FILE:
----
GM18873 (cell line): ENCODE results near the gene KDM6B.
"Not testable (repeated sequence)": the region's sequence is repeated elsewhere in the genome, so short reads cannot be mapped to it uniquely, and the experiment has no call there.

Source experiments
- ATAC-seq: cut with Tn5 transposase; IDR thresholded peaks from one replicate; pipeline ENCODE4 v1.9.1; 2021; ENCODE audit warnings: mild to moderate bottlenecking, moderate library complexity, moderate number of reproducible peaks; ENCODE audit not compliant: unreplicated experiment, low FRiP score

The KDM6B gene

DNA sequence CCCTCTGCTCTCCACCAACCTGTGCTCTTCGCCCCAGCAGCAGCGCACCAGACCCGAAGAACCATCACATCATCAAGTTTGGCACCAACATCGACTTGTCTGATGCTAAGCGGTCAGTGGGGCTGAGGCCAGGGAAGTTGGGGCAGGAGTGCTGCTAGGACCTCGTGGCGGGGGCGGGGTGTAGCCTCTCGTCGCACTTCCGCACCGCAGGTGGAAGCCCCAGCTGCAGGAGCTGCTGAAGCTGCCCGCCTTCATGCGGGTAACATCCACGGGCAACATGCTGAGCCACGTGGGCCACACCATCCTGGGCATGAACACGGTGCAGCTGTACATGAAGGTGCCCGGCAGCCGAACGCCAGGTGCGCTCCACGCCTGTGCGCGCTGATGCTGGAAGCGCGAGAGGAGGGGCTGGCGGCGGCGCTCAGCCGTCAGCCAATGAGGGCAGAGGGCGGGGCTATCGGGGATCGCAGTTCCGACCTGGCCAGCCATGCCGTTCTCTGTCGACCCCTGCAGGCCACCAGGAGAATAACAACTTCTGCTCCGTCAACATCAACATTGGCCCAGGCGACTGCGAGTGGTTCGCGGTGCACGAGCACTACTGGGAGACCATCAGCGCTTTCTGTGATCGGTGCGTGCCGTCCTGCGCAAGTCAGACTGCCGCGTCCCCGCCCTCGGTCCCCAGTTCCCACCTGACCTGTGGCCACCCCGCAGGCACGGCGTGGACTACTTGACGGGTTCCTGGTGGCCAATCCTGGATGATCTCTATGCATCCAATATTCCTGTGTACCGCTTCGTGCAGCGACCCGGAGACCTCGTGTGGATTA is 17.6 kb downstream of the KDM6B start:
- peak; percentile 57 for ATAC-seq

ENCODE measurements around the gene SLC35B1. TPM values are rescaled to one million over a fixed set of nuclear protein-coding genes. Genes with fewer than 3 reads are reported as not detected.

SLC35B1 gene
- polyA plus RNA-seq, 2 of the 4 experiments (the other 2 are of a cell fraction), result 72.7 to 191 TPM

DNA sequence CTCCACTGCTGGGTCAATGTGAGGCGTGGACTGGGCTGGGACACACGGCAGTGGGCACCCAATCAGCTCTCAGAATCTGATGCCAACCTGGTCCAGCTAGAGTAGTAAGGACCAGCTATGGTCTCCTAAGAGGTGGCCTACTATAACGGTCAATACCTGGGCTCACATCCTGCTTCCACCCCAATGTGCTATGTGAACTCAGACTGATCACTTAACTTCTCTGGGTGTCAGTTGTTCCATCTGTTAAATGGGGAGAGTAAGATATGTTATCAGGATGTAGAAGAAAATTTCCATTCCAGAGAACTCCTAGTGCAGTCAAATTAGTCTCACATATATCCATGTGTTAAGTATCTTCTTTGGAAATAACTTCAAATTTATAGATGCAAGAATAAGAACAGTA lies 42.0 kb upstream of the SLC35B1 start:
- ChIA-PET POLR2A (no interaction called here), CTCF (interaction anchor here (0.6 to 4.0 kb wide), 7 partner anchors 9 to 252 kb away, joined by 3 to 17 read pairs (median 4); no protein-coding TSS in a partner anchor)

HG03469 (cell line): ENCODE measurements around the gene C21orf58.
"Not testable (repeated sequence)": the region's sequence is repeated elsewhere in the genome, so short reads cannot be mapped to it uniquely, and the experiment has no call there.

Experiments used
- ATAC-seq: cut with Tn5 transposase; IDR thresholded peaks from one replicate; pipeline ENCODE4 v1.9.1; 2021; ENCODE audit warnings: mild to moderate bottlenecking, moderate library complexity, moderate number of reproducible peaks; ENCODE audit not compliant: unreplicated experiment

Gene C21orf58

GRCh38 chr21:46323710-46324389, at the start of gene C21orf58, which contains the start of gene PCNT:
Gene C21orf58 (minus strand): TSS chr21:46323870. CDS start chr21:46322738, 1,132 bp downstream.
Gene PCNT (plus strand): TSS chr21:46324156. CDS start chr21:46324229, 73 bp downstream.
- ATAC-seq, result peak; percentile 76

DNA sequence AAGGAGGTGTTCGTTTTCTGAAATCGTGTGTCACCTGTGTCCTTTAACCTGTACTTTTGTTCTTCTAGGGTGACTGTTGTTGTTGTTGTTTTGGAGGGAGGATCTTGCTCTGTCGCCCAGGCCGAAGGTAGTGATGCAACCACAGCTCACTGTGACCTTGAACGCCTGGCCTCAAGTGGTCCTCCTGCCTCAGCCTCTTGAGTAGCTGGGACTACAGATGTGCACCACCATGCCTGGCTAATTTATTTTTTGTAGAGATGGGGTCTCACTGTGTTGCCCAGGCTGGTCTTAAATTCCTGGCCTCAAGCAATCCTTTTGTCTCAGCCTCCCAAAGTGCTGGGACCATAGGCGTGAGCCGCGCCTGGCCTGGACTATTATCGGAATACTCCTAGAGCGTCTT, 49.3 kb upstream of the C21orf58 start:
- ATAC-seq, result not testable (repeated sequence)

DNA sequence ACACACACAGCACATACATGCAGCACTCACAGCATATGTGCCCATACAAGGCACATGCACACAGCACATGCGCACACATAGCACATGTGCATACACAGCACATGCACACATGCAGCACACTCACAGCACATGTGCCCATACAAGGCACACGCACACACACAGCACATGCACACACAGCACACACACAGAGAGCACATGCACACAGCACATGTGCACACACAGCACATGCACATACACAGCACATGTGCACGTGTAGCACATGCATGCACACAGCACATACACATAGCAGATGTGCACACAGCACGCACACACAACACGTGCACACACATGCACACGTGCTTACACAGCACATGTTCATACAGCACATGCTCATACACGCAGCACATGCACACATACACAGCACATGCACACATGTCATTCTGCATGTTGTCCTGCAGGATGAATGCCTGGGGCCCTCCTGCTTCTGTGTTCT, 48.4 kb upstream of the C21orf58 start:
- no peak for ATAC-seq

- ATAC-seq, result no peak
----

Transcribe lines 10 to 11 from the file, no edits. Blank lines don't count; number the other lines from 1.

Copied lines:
- polyA plus RNA-seq, 2 of the 4 experiments (the other 2 are of a cell fraction), result 72.7 to 191 TPM

DNA sequence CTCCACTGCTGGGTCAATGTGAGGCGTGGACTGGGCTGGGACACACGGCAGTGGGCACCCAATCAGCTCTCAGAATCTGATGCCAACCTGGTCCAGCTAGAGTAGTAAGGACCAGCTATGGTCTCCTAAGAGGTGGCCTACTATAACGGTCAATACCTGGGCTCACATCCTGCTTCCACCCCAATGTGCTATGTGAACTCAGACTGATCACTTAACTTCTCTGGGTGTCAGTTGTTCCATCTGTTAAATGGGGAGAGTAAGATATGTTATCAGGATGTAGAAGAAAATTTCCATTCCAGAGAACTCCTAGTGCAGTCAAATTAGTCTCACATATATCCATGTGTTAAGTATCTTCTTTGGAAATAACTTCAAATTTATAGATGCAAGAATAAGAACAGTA lies 42.0 kb upstream of the SLC35B1 start: